by Corlenius Segun-Ojo
Culturally, it is indisputable that our society does not condone assault of any kind on womanhood. When a family brawls and the elders wade in, the man always take the bashings for being so ‘poor and disgraceful’ to engage the wife in a public ‘show of shame’. As a school boy, I also can vividly recall that the greatest offence you can commit in school was to beat up a girl, to which punishment of a hard labour sufficed. Beyond Nigeria, almost everywhere, no society condones the type of attack WS gleefully visited on the First Lady.
‘The people to fear are not those who disagree with you, but those who disagree with you and are too cowardly to let you know’ (Napoleon Bonaparte)
In 2006, I authored a piece titled: Gani Fawehinmi: A Reappraisal. I warned the chief that he risked his hard earned integrity over his emotional support for Nuhu Ribadu’s nonsensical anti-corruption war. Though I feared some cosmetic supporters of the chief might resort to the now prevalent ‘eebu tins’ (verbal abuse), but I went ahead believing that as a Gani’s disciple, I was qualified to say something. As we all can see, I was vindicated, as the ‘smart alec’ Ribadu joined the train he hitherto condemned.
Currently, I find myself in the same situation, joining issues with Professor Wole Soyinka, WS for short. He was one of those credible people I dangerously followed during the military era and whose leadership at the time strengthened the resolve of hundreds of Nigerian youths who believed him to confront state agents, even in the face of death. Unlike in Fawehinmi’s case, I surely expect ‘eebu tins’ this time, because a section of our society would see WS as the proverbial king who does no wrong, even when the king tramples on the society.
Before now, I had wanted to comment on WS’s disparaging remarks on fellow humans, the recent being the interview granted the abrasive online medium – Sahara Reporters on Achebe’s death. I was appalled to read WS dismiss those he considered lesser in knowledge with unkind words. Lashing out at those who felt Achebe was a ‘father of African Literature’, he described them as ‘silly’ and being of ‘parlous knowledge’. Dismissing Adewale Maja-Pearce’s work in particular, WS branded him an ‘inept hustler’ and a ‘sterile literary aspirant.’
WS can only find time to read Nigerian literature on ‘Lagos Traffic’ and most times tempted to ‘toss some out of his car window’. I concluded that WS being a giant could go away with his angry diatribe – that is what it means to be a giant – look down on others. But again, I felt that while younger writers may never measure up to WS’s standards, great teachers I believe, don’t throw away the works of others but encourage them through constructive criticism. I wonder how many students will not drop out of WS’s hell of a class, where students have to shift through the bin to collect their works instead of a constructive feedback.
Barely forgetting that episode, another issue, more embarrassing to WS compelled me to pick up my pen. It was at a press briefing in Lagos recently where WS took the First Lady to the cleaners on the altar of Nigeria’s ‘roforofo’ (muddy) politics. Among other unscrupulous tirades, WS described Mrs. Patience Jonathan as a ‘mere domestic appendage of power’. I was horrified that such a retrogressive remark came from WS at a time efforts are being made globally to perish the thought that a woman is worth not more than a domestic assistant. Though I started writing to express my dismay, I had to abandon the journey, fearing the ‘eebu tins’. However, the courage to return to the issue arose when again, WS called the First Lady ‘Madam Shepopotamus’.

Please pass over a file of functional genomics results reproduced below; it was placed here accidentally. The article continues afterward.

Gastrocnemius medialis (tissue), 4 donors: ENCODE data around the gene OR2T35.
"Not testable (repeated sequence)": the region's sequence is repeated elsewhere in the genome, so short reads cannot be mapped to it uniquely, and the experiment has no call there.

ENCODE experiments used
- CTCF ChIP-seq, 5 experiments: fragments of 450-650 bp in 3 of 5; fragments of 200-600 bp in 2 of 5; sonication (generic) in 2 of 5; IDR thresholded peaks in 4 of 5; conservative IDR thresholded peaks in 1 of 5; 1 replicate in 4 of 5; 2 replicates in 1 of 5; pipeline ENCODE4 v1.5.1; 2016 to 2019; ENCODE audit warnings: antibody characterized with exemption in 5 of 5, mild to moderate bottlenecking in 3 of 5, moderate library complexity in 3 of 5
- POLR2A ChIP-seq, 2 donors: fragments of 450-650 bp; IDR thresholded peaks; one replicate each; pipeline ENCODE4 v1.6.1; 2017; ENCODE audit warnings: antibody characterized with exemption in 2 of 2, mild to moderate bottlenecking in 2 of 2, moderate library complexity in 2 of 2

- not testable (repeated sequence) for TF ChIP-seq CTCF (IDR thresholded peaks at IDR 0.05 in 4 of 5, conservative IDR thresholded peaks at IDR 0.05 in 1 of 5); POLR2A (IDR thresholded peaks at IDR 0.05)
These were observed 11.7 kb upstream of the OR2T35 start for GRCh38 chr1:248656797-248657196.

Thus, with the latest dirty lexicon, I concluded that WS breached public etiquette (The Yoruba culture frowns seriously at abusing somebody with his/her attribute/s – eebu ara). I reckoned that even if the ‘golden boy’ Amaechi is WS’s son, the fact that he is born of a woman and that that woman must surely resemble Mrs. Jonathan, was enough for WS to show passion. Again, the fact that Mrs. Jonathan is a mother to some children meant she shouldn’t have been so debased and humiliated for political reasons. More importantly, that she is the wife of the president was compelling enough for WS to respect the society she and the president represent.
Culturally, it is indisputable that our society does not condone assault of any kind on womanhood. When a family brawls and the elders wade in, the man always take the bashings for being so ‘poor and disgraceful’ to engage the wife in a public ‘show of shame’. As a school boy, I also can vividly recall that the greatest offence you can commit in school was to beat up a girl, to which punishment of a hard labour sufficed. Beyond Nigeria, almost everywhere, no society condones the type of attack WS gleefully visited on the First Lady. It’s all so strange. It’s not because womanhood is faultless, but it is because the woman carries such enormous responsibilities – immeasurable at that, for the society that her failings are treated with caution and decorum whenever correction is inevitable.